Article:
Research Abstract: This panel will be composed of seven students from sociology and anthropology who have been studying quality of life in Ashland, during the winter and spring quarters, with Eva Skuratowicz and Jean Maxwell. Our class has used multiple methodologies, including focus groups, interviews, and surveys, to understand how Ashland residents perceive and define quality of life. For the panel, we will have four student presentations that center on this large research project. The first presentation will be an overview of the study and the literature review. The second will be the findings from the six focus groups and six in-depth interviews that were conducted by the students. The third will be results from the 180 surveys that the students administered to Ashland residents. Finally, the fourth presentation will be conclusions and recommendations for the community regarding maintaining and enhancing the quality of life in Ashland
Poster Sessions Devoted to Local Topics
Could Ashland Benefit From More Workforce Housing? Chris Seaman
Research Abstract: Ashland, Oregon is a city that in recent years has been discussing issues related to an expensive housing market and a potential shortage of affordable housing for its workforce. Affordable housing is seen as vital to the strength and diversity of any community and without it negative long-term consequences can exist. To further understand how a shortage of workforce housing can negatively impact a community such as Ashland’s, and what local planners could do to mitigate such a problem, a review of current literature was conducted. As a result this review seeks to raise awareness of local issues associated with this type of shortage, and present possible options to increase availability of workforce housing.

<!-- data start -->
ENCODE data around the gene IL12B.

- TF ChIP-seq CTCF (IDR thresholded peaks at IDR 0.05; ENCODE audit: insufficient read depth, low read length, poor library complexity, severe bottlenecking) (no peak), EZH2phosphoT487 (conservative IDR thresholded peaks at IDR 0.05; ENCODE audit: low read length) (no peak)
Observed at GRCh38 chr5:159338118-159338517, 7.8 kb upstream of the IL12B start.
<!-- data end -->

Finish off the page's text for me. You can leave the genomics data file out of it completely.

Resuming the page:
Evaluation of Wastewater Nutrient Removal and Ashland Creek Water Quality. By Dru Smith, Amanda Coffman, Dawn Hyde
Research Abstract: The combination of human activities, land runoff, animal wastes and inadequate wastewater treatment facilities create a scenario where excess nutrient inputs become a problem to urban streams and the biological communities that live in them. Wastewater discharges have the potential of adversely affecting aquatic systems including algae blooms, excessive weed growth and oxygen depletion in the receiving water system. What is the water quality of Ashland Creek? Is the quality of the water released from the City of Ashland’s wastewater treatment plant meeting DEQ requirements (considering phosphorus, nitrogen and temperature)? Is the effluent water quality negatively affecting Ashland Creek? Ashland Creek is important to our local eco-system. We intend to uncover whether specific standards are being met and share our findings with our community.
Radio-Telemetry for Arboreal Squirrels within the Ashland Watershed By Dana Young
Research Abstract: Within the Ashland watershed there has not been much research regarding dispersal patterns, home ranges, as well as nesting sites for arboreal squirrels. My main objectives are 1) document different nesting sites of two male flying squirrels, Glaucomys sabrinus, 2) determine how often males spent in there nests and 3) record how far they travel from one nest site to another. Results showed males had similarities in tree preferences, but maintained differences among vegetation preferences. The males preferred (Pseudotsuga menziesii), Douglas firs with heights ranging from17.9 to 50.9 m for the first flyer and 12.46 m to 114.7 m for the second flyer. This research could be a useful tool for watershed management in future conservation planning.